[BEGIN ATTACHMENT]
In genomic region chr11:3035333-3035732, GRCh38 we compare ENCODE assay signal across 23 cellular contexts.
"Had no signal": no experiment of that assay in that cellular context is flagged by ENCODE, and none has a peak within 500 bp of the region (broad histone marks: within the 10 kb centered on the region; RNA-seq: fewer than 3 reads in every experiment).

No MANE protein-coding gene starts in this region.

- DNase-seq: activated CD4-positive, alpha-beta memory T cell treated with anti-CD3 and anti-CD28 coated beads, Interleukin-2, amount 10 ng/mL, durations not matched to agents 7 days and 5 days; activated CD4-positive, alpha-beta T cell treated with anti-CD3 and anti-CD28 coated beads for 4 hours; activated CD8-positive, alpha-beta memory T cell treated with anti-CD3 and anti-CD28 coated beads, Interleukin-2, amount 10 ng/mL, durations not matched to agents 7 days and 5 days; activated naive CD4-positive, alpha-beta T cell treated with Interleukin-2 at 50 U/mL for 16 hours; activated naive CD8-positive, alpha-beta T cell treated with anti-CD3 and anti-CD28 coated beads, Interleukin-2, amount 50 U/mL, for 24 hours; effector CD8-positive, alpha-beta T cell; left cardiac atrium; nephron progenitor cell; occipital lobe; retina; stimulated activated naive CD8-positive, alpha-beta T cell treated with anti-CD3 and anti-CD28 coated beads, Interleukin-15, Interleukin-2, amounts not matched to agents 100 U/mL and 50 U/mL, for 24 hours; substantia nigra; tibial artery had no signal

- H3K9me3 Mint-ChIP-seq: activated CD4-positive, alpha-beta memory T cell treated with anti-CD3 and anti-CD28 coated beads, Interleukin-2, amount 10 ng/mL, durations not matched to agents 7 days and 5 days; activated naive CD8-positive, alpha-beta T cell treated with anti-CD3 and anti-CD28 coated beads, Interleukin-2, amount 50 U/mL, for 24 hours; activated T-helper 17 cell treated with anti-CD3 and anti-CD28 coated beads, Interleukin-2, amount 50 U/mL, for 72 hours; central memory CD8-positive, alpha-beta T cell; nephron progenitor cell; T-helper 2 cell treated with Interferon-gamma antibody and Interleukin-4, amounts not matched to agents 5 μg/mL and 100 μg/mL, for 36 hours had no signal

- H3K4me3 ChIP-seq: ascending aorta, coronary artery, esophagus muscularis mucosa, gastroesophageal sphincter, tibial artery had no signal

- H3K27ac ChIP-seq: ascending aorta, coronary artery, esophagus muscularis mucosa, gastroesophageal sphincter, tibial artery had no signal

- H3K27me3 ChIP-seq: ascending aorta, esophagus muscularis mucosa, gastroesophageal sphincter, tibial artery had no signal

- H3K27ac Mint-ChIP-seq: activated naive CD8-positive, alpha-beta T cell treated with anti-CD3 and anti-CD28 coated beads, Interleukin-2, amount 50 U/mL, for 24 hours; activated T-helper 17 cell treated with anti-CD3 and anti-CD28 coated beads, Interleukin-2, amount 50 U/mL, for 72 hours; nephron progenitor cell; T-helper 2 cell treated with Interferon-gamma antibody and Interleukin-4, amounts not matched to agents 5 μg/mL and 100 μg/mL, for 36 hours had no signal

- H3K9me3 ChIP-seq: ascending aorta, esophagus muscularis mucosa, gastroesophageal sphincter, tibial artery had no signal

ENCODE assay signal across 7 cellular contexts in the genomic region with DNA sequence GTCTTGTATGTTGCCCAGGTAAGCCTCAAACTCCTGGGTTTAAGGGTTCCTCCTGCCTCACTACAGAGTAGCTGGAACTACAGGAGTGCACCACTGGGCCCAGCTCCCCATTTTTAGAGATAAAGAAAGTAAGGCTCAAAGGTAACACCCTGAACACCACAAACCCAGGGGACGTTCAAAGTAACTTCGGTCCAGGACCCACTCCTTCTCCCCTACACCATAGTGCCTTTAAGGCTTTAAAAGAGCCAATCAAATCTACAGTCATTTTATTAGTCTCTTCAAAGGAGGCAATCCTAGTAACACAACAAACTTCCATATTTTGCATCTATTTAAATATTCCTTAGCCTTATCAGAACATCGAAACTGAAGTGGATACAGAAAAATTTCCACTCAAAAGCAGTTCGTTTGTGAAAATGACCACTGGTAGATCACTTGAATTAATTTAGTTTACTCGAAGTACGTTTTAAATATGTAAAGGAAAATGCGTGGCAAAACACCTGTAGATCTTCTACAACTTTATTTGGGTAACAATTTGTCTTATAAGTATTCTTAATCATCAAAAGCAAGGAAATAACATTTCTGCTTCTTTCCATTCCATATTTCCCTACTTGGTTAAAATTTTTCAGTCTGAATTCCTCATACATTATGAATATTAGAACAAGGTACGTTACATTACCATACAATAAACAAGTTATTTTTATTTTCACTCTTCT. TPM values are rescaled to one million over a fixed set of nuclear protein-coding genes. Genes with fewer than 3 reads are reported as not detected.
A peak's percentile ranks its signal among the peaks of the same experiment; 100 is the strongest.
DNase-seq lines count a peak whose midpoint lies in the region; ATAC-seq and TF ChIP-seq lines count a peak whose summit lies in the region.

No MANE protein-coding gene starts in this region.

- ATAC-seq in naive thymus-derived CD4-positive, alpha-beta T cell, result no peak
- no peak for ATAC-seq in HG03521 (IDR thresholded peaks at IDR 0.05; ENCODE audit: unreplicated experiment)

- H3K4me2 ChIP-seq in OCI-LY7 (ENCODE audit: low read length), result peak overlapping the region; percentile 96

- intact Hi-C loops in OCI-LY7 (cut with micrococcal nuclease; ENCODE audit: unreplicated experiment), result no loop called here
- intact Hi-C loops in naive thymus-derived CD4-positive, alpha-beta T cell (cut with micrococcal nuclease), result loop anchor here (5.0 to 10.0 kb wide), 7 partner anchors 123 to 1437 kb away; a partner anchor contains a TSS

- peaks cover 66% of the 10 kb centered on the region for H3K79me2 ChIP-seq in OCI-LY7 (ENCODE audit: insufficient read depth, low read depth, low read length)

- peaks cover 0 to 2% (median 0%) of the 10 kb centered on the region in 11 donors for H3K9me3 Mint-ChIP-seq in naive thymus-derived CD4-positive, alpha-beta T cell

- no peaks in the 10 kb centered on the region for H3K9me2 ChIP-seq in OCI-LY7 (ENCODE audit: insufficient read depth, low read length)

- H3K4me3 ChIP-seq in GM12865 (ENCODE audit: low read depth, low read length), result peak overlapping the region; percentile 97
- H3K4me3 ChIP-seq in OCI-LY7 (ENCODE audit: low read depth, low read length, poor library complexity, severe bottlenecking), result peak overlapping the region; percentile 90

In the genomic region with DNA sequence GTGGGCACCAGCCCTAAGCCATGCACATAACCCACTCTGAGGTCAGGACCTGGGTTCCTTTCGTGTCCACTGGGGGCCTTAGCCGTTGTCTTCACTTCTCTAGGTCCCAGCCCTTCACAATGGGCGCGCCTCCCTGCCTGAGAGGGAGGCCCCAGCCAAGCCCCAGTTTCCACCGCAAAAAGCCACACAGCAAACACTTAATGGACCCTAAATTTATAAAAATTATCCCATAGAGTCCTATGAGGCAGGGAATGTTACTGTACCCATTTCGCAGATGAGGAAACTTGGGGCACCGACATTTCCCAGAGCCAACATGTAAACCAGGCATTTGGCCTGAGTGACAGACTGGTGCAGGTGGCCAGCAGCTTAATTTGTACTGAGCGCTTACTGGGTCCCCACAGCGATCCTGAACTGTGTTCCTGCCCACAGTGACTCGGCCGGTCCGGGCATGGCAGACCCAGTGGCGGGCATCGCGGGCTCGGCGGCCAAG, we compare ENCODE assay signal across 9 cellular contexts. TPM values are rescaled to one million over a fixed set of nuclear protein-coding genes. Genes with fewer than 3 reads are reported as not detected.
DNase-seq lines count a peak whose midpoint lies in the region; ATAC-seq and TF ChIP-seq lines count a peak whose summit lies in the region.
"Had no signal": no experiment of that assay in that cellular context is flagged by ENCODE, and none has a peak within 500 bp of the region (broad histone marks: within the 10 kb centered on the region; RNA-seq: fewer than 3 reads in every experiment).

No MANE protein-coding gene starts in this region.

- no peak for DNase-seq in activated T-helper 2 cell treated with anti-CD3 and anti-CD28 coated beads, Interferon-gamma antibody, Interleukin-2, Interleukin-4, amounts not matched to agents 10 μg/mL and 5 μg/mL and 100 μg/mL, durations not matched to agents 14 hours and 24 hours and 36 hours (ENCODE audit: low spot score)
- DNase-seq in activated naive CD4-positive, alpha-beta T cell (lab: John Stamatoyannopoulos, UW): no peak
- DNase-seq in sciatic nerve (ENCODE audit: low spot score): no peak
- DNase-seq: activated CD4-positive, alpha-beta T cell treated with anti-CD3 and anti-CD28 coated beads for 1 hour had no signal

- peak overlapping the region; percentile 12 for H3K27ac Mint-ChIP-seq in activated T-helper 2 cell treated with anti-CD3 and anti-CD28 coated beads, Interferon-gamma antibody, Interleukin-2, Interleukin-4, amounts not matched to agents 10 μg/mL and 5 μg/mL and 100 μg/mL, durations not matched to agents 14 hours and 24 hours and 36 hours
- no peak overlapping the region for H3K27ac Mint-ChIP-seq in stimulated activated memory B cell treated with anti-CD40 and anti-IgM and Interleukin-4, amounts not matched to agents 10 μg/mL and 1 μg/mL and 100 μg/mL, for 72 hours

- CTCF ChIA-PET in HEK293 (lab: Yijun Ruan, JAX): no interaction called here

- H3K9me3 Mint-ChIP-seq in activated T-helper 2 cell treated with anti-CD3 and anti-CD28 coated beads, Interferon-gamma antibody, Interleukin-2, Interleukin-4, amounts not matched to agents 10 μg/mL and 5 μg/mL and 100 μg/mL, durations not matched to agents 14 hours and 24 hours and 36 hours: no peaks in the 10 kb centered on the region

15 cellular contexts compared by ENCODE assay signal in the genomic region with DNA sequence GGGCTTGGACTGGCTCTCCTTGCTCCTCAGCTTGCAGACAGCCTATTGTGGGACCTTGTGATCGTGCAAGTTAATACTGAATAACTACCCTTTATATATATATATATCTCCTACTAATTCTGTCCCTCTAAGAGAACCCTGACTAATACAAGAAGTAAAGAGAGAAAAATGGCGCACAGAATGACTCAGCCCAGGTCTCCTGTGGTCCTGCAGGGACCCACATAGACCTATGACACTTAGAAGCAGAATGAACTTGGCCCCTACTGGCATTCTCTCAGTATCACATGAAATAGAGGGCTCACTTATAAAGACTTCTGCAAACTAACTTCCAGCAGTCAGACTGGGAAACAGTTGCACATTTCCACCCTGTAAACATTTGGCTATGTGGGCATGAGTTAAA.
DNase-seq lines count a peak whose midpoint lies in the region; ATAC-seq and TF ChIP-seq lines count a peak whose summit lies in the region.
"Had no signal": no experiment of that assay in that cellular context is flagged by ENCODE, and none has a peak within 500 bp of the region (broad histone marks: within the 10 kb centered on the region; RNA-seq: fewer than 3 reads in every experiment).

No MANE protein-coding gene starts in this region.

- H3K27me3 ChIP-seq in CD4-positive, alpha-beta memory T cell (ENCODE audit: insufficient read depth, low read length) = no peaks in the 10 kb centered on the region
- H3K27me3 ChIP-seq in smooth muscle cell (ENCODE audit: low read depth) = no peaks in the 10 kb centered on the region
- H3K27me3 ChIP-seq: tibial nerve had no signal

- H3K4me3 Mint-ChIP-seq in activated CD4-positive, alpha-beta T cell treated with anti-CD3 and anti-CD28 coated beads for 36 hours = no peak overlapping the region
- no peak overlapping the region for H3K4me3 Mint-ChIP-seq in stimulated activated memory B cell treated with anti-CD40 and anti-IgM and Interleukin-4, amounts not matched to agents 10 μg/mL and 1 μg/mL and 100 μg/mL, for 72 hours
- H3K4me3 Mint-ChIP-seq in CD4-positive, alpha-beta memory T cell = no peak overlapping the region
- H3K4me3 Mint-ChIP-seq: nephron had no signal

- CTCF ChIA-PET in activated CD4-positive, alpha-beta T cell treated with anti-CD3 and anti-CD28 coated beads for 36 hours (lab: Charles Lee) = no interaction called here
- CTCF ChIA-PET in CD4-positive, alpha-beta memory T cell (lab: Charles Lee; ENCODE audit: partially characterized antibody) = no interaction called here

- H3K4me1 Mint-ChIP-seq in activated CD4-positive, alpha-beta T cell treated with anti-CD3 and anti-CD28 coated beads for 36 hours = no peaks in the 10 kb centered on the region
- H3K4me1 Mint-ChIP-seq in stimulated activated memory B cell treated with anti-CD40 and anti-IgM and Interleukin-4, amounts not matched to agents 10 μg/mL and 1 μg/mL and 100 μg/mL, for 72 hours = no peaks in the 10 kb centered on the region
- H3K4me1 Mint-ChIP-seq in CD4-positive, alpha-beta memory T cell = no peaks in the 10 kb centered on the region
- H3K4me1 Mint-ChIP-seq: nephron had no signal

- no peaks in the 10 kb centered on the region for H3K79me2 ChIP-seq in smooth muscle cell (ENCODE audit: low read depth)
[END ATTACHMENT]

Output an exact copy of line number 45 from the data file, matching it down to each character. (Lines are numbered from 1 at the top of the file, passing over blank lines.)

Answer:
- no peak overlapping the region for H3K4me3 Mint-ChIP-seq in stimulated activated memory B cell treated with anti-CD40 and anti-IgM and Interleukin-4, amounts not matched to agents 10 μg/mL and 1 μg/mL and 100 μg/mL, for 72 hours